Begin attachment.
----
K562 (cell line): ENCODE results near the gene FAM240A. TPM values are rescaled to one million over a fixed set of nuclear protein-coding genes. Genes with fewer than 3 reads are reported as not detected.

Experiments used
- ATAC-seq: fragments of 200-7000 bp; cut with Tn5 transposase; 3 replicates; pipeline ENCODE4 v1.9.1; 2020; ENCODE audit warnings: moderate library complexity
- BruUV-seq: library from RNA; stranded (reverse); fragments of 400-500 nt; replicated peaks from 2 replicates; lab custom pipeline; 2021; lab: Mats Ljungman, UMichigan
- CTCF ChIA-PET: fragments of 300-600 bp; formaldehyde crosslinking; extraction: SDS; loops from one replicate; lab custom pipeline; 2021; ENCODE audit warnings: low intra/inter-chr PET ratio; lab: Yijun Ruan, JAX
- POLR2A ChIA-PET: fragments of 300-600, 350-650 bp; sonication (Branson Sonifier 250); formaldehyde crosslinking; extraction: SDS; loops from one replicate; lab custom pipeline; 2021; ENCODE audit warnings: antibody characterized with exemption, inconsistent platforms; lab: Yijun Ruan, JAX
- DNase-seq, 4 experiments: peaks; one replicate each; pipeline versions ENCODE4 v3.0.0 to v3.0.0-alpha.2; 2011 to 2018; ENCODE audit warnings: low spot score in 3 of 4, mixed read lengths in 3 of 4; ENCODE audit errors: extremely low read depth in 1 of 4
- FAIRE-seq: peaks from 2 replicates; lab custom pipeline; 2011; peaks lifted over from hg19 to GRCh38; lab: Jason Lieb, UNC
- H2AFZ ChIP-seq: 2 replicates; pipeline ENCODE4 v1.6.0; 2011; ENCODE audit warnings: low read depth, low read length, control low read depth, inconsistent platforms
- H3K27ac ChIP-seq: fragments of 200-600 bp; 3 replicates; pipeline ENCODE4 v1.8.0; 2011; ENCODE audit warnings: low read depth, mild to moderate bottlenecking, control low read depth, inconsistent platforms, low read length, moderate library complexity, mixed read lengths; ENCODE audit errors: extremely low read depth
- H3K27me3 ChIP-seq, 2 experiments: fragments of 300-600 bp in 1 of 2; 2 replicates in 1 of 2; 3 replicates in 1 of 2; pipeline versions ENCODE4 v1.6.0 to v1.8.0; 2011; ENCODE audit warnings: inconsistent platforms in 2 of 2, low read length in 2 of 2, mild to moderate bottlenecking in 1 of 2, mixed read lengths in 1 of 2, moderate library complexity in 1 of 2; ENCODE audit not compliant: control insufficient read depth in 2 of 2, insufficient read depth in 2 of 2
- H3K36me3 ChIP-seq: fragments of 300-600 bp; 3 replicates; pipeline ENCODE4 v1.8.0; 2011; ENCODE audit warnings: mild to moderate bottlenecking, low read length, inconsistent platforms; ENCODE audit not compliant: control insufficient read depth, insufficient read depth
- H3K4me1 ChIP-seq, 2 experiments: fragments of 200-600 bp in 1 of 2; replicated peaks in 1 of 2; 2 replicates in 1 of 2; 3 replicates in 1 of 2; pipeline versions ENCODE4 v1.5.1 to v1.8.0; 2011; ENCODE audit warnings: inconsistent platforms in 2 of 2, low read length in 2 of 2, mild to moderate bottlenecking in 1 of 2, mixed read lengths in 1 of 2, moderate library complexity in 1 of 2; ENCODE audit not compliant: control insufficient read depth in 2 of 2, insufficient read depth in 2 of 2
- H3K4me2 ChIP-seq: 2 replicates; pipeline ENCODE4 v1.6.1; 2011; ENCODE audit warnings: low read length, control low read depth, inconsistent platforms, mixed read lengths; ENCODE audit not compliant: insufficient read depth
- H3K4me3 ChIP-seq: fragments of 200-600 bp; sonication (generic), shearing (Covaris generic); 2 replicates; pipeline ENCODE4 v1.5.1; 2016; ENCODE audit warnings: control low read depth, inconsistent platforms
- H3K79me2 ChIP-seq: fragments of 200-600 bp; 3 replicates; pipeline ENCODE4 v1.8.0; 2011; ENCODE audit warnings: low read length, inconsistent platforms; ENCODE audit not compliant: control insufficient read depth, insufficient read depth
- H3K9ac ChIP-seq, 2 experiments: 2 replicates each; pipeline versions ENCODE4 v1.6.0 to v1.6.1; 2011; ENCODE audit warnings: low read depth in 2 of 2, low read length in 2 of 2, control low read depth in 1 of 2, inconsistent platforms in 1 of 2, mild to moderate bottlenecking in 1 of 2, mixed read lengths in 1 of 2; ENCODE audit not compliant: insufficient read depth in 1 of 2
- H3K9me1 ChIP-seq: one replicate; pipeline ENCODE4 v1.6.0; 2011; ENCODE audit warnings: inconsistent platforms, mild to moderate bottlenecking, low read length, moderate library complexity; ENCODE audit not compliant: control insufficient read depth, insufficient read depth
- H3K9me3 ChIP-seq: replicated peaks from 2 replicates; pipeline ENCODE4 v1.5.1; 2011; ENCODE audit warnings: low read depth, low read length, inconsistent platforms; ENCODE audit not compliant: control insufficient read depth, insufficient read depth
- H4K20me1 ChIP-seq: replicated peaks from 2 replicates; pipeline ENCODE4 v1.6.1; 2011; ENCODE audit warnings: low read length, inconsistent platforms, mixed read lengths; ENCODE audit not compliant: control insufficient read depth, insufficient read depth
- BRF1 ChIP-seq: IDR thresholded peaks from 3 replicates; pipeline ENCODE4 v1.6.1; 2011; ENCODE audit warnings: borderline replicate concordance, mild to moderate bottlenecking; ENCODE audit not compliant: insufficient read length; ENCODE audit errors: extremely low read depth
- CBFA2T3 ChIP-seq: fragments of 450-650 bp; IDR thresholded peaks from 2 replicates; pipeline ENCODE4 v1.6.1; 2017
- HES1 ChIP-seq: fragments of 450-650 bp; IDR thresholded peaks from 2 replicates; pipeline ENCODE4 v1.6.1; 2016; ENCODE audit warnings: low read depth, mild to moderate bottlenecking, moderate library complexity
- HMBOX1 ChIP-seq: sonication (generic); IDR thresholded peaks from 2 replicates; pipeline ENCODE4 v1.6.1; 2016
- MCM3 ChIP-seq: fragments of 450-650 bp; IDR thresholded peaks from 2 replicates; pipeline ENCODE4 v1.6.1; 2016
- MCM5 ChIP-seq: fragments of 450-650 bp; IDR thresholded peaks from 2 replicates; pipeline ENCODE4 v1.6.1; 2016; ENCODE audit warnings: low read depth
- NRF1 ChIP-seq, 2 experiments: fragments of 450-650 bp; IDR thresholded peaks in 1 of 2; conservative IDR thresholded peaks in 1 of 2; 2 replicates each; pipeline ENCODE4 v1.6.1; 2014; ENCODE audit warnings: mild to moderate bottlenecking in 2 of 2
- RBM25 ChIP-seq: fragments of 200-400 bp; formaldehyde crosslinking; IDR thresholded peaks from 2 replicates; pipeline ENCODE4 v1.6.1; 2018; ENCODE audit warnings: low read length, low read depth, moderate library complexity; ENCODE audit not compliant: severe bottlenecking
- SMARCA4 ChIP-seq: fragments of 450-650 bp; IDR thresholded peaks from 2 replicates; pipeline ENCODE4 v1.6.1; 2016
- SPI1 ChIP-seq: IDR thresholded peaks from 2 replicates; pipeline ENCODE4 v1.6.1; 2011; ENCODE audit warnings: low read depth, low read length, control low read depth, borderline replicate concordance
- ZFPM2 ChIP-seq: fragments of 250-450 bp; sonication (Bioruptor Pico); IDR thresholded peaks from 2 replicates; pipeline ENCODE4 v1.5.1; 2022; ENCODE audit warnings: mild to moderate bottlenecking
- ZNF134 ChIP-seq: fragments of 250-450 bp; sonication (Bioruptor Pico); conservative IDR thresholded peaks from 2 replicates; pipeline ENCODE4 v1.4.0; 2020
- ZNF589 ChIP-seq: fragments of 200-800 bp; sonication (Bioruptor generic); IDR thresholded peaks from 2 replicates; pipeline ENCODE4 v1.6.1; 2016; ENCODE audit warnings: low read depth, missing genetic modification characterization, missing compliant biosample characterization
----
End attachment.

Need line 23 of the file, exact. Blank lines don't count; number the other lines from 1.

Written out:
- HES1 ChIP-seq: fragments of 450-650 bp; IDR thresholded peaks from 2 replicates; pipeline ENCODE4 v1.6.1; 2016; ENCODE audit warnings: low read depth, mild to moderate bottlenecking, moderate library complexity